By Joseph Hess
By Joseph Hess
By Allison Babka
By Gina Tron
By Kelsey McClure
By Roy Kasten
By RFT Staff
By Oakland L. Childers
A copy of Father of Rock & Roll was unavailable at press time, but Johnson and Fitzpatrick relate examples of little-known facts about Johnnie's career included in the book.
"When Chuck and I went out on our first tour after "Maybellene,' we played in a big cavalcade tour in Cleveland that was headlined by Tony Bennett," Johnson recalls. "One of the nights we played was the very night that Alan Freed, a disc jockey in Cleveland and host of the show, came up with the name "rock & roll.' We were backstage, and he was saying, "Man, just look at those kids out there rocking and rolling to the music.' Then he snapped his fingers and said to us, "That's a good name for this music!' And that's what he started calling it from then on."
"I think one thing that's really interesting in the book is how much influence Johnnie had on the music of Albert King," volunteers Fitzpatrick. "Not many people know it, but when we interviewed musicians like Kenny Rice, who played on sessions with Albert and Johnnie, they told us Johnnie contributed a lot to the sound of "Born Under a Bad Sign' and especially "Don't Throw Your Love on Me So Strong.'"
"I'm looking forward for the chance to play with Johnnie," says Hammond, told that a grand piano will be at Johnson's disposal at the Saturday-night Sheldon event. "However many tunes he wants to do with me at the Sheldon, you know I'll be ready. I can't wait to see how it all turns out."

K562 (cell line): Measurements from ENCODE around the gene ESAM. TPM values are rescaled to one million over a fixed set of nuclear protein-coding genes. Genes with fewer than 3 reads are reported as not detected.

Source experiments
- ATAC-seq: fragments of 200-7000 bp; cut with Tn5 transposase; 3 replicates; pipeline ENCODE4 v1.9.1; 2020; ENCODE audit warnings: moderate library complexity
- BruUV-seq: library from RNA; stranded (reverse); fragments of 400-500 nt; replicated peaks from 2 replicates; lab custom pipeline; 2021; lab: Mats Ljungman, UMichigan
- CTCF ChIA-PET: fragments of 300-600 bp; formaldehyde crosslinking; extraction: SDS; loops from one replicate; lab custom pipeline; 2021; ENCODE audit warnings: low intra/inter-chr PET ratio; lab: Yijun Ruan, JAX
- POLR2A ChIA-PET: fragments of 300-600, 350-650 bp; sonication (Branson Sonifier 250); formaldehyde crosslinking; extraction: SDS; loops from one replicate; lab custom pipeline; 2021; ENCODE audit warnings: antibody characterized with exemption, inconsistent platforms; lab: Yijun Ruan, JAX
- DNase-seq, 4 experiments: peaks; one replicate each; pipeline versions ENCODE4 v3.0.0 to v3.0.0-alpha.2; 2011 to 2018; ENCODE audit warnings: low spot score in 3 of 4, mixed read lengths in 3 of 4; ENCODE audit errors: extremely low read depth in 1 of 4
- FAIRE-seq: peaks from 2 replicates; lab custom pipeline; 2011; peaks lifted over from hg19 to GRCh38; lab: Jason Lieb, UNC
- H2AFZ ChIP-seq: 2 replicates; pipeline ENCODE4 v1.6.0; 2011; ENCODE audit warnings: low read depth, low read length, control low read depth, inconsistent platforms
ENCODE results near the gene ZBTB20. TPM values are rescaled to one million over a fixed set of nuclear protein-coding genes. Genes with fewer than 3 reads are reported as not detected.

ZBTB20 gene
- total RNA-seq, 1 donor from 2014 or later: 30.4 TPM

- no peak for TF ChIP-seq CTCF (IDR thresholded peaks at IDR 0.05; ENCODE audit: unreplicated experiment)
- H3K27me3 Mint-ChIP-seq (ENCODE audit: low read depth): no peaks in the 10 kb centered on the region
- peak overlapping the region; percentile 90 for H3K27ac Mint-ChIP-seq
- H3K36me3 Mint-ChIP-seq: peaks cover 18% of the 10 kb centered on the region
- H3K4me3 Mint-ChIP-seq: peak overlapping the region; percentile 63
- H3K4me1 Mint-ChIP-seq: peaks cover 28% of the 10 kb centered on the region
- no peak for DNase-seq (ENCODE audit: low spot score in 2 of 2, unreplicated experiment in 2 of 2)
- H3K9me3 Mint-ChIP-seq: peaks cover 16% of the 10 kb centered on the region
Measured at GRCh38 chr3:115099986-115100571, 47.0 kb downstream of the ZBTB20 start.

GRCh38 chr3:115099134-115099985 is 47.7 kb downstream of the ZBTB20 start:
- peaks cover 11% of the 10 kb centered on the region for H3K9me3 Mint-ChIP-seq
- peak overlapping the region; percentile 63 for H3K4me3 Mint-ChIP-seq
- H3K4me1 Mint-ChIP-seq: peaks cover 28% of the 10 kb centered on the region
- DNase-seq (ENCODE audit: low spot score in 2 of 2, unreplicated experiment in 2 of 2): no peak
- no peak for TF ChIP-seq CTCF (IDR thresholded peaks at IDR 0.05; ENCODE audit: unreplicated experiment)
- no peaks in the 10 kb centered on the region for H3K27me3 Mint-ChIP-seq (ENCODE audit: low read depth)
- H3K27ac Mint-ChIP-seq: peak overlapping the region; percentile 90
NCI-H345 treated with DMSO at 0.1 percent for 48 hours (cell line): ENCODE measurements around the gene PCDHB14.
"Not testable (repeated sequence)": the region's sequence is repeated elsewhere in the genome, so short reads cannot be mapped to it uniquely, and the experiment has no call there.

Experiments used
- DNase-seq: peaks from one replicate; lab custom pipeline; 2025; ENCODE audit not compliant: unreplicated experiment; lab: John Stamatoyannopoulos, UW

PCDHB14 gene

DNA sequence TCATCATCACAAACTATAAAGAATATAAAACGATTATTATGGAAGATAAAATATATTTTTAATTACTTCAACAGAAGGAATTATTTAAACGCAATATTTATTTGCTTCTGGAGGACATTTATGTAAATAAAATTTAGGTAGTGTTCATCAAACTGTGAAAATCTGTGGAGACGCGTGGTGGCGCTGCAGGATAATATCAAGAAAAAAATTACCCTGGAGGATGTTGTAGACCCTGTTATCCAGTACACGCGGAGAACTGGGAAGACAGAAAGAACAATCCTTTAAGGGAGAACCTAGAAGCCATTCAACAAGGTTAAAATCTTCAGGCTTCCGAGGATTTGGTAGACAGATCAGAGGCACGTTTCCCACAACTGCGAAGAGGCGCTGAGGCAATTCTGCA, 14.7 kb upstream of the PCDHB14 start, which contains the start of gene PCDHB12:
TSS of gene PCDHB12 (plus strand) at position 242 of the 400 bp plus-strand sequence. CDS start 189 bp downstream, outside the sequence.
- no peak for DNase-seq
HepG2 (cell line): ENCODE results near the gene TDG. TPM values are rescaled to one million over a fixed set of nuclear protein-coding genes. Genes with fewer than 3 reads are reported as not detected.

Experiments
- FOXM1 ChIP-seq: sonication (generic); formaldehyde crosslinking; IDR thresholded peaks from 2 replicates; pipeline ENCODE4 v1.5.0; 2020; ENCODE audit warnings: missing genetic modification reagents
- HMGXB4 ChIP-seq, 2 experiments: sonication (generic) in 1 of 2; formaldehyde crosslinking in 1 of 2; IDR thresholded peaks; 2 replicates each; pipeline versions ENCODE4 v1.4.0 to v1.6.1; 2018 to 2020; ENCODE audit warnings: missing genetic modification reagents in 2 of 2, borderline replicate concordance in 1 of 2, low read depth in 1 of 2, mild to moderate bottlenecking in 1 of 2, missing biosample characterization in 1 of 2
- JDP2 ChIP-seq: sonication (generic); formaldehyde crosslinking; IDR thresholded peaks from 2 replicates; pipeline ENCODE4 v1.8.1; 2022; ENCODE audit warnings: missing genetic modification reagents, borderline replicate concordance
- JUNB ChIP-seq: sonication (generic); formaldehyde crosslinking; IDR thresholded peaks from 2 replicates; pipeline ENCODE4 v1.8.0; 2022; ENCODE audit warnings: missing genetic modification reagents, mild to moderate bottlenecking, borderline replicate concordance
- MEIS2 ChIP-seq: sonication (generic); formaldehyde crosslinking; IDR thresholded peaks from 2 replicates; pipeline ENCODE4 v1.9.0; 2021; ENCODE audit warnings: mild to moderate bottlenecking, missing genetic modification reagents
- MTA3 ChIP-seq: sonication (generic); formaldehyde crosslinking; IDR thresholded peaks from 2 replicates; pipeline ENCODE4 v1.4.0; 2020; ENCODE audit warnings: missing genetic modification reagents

Another well-known musician who has worked with Johnson, Grateful Dead guitarist Bob Weir, is unable to attend the Sheldon concert because of other commitments; Weir praised Johnson in a recent e-mail: "I've been way more than lucky to play with great musicians Jerry Garcia was no slouch but playing with Johnnie Johnson has been one of my life's blessings. After all, I've been playing rock & roll for 30 years, and then I got Johnny B. Goode his ownself for my band. Whew. The bonus was finding out that he was a lovely man as well as a great player. Happy birthday, Johnnie. I'm sorry I can't make it there, but I trust you'll have a good time so just go be good."
Johnnie Johnson performs in celebration of his 75th birthday at various locations around town this week, with a grand finale at the Sheldon Concert Hall on Saturday, July 10.